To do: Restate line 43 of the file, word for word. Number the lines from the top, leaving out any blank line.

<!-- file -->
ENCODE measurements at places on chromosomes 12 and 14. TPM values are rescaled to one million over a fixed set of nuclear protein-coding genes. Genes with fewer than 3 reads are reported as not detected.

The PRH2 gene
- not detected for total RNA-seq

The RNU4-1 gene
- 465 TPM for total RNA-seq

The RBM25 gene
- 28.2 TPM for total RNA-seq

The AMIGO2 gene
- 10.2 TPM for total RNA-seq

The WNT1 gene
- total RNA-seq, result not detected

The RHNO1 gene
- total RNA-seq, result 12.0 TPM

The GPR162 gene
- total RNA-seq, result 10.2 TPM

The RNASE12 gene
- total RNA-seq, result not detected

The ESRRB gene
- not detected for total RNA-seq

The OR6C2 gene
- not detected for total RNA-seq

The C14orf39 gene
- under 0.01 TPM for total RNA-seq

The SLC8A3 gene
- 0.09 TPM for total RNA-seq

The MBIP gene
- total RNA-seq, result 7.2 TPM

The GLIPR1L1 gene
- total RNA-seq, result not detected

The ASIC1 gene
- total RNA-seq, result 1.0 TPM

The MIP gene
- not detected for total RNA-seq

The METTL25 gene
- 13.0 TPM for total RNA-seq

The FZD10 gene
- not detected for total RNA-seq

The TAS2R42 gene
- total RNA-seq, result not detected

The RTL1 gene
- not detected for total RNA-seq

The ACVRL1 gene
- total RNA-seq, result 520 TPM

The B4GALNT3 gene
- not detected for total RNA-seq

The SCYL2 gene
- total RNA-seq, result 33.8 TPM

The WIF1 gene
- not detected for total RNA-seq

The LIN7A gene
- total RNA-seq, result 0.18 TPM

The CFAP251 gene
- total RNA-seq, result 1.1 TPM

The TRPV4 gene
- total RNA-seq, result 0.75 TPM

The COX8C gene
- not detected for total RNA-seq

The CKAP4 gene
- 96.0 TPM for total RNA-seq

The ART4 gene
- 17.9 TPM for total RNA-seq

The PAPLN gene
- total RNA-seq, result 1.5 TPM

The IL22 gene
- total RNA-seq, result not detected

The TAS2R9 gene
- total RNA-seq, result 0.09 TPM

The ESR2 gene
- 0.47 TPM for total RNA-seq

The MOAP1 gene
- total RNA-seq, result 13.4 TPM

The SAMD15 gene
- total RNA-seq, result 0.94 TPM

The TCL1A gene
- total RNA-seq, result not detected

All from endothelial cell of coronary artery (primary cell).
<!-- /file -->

- total RNA-seq, result 520 TPM